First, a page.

Spike-triggered average electrical stimuli as input filters for bionic vision—a perspective

Daniel L Rathbun, Nima Ghorbani1, Hamed Shabani, Eberhard Zrenner, Zohre Hosseinzadeh

To appear in Journal of Neural Engineering, 2018.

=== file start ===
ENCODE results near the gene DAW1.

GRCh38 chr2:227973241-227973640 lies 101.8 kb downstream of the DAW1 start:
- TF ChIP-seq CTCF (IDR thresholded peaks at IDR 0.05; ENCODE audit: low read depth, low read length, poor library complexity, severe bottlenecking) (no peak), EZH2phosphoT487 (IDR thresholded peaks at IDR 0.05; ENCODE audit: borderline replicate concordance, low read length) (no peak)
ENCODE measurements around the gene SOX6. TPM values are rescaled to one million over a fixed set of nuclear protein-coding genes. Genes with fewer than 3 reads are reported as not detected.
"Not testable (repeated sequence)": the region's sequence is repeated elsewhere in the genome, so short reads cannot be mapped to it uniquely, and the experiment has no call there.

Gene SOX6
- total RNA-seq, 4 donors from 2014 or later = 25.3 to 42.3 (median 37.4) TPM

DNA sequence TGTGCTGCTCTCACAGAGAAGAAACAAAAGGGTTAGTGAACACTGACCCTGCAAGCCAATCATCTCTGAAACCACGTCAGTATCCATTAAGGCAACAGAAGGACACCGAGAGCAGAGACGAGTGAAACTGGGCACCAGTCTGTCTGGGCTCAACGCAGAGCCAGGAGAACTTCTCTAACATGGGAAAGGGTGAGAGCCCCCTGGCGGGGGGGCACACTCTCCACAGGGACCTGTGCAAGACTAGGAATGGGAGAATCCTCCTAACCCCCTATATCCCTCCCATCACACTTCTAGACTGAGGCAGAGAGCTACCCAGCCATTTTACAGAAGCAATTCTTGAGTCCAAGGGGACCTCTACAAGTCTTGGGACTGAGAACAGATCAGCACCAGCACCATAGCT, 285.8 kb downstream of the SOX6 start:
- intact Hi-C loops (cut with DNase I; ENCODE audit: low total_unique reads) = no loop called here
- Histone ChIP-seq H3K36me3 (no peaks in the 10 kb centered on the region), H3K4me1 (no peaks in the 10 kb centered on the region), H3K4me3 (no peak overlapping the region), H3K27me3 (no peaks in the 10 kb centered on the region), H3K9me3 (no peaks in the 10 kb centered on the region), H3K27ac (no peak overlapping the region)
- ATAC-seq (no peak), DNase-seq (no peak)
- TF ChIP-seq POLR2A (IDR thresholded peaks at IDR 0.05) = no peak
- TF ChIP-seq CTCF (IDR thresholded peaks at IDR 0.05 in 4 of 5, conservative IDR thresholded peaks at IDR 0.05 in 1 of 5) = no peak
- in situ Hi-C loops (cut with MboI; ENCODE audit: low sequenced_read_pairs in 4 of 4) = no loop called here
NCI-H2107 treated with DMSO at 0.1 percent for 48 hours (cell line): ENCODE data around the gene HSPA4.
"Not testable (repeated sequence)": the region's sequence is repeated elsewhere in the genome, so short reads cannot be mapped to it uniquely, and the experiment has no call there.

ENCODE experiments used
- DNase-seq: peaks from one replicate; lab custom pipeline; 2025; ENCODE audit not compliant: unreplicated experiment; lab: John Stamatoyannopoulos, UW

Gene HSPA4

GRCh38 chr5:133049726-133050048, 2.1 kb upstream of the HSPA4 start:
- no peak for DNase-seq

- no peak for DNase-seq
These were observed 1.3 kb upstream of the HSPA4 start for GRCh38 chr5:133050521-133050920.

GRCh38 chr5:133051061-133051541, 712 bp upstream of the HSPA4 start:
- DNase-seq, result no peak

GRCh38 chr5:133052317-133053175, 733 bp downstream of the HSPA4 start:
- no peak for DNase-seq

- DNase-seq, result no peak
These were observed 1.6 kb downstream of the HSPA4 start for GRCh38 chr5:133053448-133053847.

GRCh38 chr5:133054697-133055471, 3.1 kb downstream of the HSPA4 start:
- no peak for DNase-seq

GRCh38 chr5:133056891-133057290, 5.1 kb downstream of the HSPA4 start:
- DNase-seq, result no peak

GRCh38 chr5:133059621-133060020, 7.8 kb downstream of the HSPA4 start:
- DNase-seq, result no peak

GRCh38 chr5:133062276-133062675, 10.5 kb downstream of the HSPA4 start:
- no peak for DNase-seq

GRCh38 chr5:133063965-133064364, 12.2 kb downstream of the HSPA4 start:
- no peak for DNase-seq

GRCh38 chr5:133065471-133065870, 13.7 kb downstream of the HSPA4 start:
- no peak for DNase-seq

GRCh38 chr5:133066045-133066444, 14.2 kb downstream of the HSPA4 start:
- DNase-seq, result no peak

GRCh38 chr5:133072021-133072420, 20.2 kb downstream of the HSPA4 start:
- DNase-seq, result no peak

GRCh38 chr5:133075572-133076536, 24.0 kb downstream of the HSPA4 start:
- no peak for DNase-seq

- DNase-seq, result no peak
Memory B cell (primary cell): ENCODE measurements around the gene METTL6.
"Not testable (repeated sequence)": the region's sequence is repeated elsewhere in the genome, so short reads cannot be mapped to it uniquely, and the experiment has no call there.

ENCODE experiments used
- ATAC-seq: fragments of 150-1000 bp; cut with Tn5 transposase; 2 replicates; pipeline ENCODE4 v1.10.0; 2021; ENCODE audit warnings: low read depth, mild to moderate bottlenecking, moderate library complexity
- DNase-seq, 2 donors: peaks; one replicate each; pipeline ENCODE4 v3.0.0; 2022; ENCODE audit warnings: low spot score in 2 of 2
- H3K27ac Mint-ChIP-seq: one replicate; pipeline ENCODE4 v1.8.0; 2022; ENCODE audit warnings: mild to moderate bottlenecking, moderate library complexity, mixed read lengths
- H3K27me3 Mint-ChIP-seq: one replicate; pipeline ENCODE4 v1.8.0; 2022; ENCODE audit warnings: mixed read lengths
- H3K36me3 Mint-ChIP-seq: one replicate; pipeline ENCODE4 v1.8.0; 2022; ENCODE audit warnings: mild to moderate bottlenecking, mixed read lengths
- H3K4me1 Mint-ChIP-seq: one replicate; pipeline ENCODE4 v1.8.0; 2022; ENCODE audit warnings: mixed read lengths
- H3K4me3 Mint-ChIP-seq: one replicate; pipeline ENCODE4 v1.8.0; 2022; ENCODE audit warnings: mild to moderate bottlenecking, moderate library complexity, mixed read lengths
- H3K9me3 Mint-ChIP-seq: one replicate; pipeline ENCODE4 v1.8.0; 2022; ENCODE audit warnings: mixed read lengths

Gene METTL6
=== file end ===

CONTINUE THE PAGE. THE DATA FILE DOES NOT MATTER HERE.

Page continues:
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Bionic retinal implants are gaining acceptance in the treatment of blindness from degenerative diseases including retinitis pigmentosa and macular degeneration. Objective. A current obstacle to the improved performance of such implants is the difficulty of comparing the results of disparate experiments. Another obstacle is the current difficulty in selectively activating the many different retinal ganglion cell types that are used as separate pathways for visual information to the brain. Approach. To address these obstacles, we propose a modelling framework based on white noise stimulation and reverse correlation. In this perspective, we first outline early developments in visual retinal physiology leading up to the implementation of white noise stimuli and spike triggered averaging. We then review recent efforts to adapt the white noise method for electrical stimulation of the retina and some of the nuances of this approach. Main results. Based on such white noise methods, we describe a modelling framework whereby the effect of any arbitrary electrical stimulus on a ganglion cell’s neural code can be better understood. Significance. This framework should additionally disentangle the effects of stimulation on photoreceptor, bipolar cell and retinal ganglion cell—ultimately supporting selective stimulation of specific ganglion cell types for a more nuanced bionic retinal implant. Finally, we point to upcoming considerations in this rapidly developing domain of research